Intel takes aim at computer cable madness

Chipmaker opens an interoperability lab to test the upcoming wireless USB specification.

SAN FRANCISCO--Intel announced two new initiatives Wednesday that could help computer users get rid of the "rat's nest" of cables behind their desks.

The chipmaker, which made the announcement during the Intel Developer Forum here, is one of several companies that have been trying to make the Wireless Universal Serial Bus specification more common to PCs and other consumer electronics. Similar to USB cables, the wireless version of the interconnect technology lets people easily connect a device with PCs and other gear.

Now in an effort intended to spur adoption of Wireless USB, Intel said it is working with Microsoft, NEC, Philips, Texas Instruments and others on a new specification called the Wireless Host Controller Interface (WHCI). The specification will define a standard method in which a Wireless USB device can communicate with a PC's software, and, executives hope, could accelerate industry development of interoperable Wireless USB products.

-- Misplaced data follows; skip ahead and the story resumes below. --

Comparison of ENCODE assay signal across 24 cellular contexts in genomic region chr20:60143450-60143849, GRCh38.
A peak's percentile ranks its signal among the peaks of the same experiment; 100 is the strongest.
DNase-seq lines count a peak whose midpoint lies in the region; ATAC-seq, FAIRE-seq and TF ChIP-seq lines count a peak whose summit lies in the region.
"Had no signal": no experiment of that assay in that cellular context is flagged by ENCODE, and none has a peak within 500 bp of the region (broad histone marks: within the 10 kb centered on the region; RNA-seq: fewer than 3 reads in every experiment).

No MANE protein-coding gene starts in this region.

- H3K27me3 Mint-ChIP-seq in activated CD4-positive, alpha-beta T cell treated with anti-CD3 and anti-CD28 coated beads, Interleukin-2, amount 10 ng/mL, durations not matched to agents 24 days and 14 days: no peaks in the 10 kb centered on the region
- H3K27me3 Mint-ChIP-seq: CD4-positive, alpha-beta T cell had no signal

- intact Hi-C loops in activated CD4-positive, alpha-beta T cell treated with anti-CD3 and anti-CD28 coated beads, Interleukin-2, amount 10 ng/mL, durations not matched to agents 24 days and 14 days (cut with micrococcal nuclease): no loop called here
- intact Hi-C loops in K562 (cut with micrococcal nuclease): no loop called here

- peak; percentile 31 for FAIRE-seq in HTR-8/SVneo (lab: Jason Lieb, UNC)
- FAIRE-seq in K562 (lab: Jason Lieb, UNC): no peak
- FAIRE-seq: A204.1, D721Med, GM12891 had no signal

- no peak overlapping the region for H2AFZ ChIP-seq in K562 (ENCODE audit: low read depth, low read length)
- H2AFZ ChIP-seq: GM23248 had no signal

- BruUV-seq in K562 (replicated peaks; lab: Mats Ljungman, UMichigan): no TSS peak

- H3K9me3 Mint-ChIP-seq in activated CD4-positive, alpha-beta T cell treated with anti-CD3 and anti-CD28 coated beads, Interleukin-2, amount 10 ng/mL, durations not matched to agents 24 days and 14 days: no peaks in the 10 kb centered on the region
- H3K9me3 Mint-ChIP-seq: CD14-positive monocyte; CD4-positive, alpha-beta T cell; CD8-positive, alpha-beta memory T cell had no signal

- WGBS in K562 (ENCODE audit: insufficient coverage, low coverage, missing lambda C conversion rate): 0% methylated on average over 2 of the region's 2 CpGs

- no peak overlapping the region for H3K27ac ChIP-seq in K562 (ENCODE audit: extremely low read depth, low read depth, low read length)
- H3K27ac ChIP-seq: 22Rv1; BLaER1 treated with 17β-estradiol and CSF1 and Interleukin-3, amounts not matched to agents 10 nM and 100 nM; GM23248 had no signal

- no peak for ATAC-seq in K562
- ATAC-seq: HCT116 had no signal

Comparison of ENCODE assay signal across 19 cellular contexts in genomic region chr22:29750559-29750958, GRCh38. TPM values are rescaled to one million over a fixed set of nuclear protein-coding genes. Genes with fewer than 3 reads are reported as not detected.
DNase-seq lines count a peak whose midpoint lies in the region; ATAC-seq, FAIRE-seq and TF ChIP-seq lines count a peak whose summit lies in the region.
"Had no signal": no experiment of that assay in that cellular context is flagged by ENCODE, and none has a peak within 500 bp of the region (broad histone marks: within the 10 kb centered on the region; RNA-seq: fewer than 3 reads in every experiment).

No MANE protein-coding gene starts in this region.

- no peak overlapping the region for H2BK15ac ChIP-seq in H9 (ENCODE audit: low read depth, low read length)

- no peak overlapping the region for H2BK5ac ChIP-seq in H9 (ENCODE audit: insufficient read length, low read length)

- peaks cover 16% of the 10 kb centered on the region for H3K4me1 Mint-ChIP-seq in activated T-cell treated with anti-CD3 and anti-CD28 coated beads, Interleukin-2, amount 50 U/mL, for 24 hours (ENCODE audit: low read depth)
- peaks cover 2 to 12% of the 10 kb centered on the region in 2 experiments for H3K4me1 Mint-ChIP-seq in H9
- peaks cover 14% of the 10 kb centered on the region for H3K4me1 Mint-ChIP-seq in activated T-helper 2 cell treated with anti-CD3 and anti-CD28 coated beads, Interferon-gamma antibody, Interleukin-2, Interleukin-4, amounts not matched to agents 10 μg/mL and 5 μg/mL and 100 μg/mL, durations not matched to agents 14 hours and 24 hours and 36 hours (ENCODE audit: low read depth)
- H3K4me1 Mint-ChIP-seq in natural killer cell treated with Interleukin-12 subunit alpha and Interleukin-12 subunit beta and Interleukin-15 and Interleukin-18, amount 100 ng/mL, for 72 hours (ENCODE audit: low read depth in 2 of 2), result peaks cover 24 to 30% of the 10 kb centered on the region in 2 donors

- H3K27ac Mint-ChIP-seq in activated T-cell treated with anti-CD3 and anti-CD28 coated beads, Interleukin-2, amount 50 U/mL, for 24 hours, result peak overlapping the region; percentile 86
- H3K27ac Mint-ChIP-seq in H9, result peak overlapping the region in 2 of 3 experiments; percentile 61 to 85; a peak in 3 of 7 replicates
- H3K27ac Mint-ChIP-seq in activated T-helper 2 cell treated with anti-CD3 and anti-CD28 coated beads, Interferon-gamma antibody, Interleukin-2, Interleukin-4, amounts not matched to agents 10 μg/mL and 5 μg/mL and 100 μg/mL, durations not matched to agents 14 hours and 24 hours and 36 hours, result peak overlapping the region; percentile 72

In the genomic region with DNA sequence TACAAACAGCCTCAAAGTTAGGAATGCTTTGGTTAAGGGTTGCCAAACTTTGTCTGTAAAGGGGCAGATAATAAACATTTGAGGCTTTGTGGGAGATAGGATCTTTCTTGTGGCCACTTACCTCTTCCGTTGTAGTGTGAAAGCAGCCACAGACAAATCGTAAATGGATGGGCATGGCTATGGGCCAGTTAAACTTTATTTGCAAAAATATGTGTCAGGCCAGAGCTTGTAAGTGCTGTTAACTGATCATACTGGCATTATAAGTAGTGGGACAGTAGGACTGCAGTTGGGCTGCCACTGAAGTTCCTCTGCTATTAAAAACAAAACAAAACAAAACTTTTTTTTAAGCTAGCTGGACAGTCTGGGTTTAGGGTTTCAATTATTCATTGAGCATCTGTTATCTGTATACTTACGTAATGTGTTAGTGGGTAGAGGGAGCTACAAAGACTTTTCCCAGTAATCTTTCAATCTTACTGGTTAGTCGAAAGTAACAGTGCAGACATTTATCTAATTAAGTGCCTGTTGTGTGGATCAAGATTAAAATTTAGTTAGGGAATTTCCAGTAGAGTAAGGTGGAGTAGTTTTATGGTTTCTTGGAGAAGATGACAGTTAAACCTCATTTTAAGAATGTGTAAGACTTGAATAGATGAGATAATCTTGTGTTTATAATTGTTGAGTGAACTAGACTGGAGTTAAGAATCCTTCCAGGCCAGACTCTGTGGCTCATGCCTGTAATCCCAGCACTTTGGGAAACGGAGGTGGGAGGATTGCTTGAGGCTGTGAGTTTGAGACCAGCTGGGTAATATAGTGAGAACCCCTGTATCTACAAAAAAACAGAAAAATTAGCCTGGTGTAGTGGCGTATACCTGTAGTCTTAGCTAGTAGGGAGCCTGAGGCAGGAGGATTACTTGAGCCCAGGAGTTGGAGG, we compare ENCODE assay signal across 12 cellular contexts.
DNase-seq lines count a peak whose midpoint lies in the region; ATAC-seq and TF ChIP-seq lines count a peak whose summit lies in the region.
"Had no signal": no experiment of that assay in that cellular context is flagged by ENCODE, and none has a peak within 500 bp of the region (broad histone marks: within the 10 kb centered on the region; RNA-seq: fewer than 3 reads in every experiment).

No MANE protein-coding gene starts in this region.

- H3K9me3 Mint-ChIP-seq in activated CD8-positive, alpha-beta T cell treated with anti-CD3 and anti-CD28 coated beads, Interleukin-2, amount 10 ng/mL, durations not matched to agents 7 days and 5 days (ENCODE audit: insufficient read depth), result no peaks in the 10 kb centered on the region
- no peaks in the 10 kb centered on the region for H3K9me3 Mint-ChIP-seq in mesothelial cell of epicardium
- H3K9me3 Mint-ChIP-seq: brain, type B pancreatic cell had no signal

"The WHCI specification will let us bring out Wireless USB products that are interoperable in 2006," said John Howard, Intel's principal architect for certified Wireless USB.

The new specification will be compatible with the Ultra-Wideband (UWB) radio platform used in Wireless USB and developed by the WiMedia Alliance, a nonprofit industry group.

Ultra-Wideband lets people handle larger data transfers at 110 megabits per second between devices less than 32 feet from one other or 480Mbps speeds at about 10 feet. The technology could be a boon to adding more streaming media to consumer electronics devices and peripherals.

Intel also announced plans to open an interoperability laboratory at one of its offices where companies can test their products for compliance with the maturing specification.

There are more than 2 billion wired USB connections on the market today. The industry group said it hopes to migrate many of those devices and the majority of new ones to Wireless USB. Initially, Wireless USB is expected to be incorporated in silicon chips for use in add-in cards and dongles.

 

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